THE benefits of competition in the Scottish non-domestic water market have been highlighted to leading figures in the hospitality and tourism sector.

Thames Water Commercial Services has focused on building its Scottish business on the sector since entering the retail water market in Scotland a year ago.

The company, which currently holds less than 1 per cent of the market in Scotland, said firms can save up to 20 per cent on their water bills by switching to Thames from Business Stream, the dominant player with a 90 per cent share.

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Noting that competition in the retail water market has brought "genuine savings" to companies north of the Border since 2008, Thames managing director Piers Clark said: "There are now probably half a dozen to a dozen different retailers in Scotland, and Business Stream is the incumbent in the same way Thames Water is the incumbent in London. And Business Stream offers a really good service. We're not trying to say, don't use them, we're better than anyone else. That's for the customers to decide.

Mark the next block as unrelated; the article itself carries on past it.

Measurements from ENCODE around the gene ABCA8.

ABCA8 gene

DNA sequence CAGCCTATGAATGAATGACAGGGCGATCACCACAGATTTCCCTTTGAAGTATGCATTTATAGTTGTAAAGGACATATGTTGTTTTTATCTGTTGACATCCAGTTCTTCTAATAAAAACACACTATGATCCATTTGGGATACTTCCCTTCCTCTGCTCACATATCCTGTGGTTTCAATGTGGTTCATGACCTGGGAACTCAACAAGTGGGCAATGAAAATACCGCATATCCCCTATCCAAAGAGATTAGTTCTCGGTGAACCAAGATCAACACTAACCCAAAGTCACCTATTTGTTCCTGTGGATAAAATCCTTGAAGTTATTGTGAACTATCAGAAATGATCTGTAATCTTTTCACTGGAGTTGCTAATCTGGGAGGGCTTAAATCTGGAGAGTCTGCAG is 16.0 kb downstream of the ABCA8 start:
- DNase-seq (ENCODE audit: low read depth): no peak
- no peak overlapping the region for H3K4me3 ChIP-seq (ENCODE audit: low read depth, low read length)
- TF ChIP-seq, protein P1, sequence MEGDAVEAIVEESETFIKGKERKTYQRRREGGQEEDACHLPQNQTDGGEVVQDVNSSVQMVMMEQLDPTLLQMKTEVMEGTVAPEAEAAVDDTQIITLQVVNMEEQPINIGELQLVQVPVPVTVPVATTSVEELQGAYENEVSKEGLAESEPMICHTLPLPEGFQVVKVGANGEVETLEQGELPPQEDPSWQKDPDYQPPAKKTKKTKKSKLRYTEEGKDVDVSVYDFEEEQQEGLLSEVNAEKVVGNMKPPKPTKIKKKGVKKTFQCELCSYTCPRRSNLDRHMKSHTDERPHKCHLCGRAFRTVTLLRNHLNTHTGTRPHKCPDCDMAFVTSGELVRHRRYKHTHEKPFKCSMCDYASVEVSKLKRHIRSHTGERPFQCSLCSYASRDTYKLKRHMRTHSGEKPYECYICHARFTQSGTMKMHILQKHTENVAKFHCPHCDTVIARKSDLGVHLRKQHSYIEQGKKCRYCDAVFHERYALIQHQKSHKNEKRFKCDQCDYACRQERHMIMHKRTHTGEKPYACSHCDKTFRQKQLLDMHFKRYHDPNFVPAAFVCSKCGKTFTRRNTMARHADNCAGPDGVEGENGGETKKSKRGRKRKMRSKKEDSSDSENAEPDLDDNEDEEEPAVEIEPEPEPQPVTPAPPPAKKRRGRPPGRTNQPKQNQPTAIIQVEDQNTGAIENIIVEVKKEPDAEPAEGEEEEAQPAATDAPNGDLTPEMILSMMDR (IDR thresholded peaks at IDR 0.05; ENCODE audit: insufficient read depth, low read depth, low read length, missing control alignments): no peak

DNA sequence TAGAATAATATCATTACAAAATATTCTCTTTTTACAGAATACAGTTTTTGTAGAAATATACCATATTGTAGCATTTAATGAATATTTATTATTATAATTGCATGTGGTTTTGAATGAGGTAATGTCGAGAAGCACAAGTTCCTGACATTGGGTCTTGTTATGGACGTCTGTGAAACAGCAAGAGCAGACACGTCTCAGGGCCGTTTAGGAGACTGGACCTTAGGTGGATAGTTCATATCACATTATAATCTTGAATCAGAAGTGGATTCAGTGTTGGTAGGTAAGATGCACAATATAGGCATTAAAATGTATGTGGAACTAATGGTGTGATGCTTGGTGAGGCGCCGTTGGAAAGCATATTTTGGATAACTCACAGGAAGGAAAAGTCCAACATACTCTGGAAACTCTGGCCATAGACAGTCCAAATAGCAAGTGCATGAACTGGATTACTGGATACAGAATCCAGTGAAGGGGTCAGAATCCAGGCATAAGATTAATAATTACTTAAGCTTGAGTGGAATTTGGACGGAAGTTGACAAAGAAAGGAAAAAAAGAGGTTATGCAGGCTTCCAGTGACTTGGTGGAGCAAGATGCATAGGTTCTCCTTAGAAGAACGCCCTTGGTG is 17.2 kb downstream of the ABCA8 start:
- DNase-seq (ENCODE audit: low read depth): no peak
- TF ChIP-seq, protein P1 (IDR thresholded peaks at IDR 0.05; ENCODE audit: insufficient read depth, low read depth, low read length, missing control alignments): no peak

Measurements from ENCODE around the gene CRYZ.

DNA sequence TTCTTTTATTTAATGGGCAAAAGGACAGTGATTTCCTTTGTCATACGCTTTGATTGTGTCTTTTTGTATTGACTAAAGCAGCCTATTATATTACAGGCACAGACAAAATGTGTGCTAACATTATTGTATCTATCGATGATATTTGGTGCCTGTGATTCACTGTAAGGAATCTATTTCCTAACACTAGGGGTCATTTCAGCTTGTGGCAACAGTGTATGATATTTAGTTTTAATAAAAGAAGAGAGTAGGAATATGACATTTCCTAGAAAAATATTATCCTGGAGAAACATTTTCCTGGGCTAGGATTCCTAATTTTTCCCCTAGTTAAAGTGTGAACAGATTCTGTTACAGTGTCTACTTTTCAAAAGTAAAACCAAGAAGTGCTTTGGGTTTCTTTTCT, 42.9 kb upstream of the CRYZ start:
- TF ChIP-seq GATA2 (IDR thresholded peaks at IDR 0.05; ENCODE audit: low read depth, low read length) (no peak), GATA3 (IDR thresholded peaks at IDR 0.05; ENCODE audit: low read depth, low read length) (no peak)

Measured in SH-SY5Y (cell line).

"I would encourage all businesses to test the market for themselves and perhaps not to be complacent, because actually there is a saving they could make very quickly."

Mr Clark, who joined Thames Water five years ago, emphasised that firms should not choose a water supplier on price alone, noting that trust and confidence are valued highly by customers.

He said his company's desire to build trust with customers had been fundamental to its decision to focus on a single sector, hospitality and tourism, as it looks to build its presence in Scotland.

To date Thames' Scottish business, which employs two full-time staff and is recruiting two more, has built up a base of 64 customers. These include Queensferry Hotels and The Edinburgh Collection. Turning to the market in England and Wales, which is poised to open to retail competition in April 2017 after the Water Bill gained Royal Assent, he said the firm's experience in Scotland will be useful as it looks to win share south of the Border.

He insisted that competition is "working incredibly well" in Scotland, but noted the market down south will be more complicated as there are more wholesalers.

Business Stream chief executive Mark Powles said the company welcomes the "challenge that competition has brought" since 2008. He said: "We know from working with our customers that it's not just about price, it's about delivering value.

"We've worked with our customers to deliver the services that match their business needs.".